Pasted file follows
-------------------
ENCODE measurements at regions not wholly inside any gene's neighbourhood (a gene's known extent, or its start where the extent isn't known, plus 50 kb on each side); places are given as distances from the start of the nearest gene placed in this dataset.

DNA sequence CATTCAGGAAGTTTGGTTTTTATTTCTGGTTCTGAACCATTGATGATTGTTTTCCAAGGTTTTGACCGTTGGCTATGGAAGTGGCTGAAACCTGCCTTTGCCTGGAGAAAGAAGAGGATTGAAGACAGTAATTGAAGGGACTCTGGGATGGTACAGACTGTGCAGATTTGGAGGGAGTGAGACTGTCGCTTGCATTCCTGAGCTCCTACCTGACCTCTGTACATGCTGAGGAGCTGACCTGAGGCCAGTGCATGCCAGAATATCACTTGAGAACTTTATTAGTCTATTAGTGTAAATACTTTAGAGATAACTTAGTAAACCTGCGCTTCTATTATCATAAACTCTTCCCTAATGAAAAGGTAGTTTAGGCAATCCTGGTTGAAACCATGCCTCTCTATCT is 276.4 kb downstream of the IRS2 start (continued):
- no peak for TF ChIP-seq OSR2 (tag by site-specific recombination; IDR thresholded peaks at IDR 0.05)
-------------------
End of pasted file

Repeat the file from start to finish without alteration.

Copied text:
ENCODE measurements at regions not wholly inside any gene's neighbourhood (a gene's known extent, or its start where the extent isn't known, plus 50 kb on each side); places are given as distances from the start of the nearest gene placed in this dataset.

DNA sequence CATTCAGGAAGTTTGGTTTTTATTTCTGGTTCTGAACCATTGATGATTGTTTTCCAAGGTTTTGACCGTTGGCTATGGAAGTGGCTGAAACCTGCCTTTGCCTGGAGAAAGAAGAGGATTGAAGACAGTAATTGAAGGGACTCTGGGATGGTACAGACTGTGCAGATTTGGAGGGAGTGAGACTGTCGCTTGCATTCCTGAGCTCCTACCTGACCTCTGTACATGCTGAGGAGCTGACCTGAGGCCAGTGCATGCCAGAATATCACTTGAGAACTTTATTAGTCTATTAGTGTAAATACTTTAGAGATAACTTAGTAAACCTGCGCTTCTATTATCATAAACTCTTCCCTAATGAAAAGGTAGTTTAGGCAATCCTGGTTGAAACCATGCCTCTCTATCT is 276.4 kb downstream of the IRS2 start (continued):
- no peak for TF ChIP-seq OSR2 (tag by site-specific recombination; IDR thresholded peaks at IDR 0.05)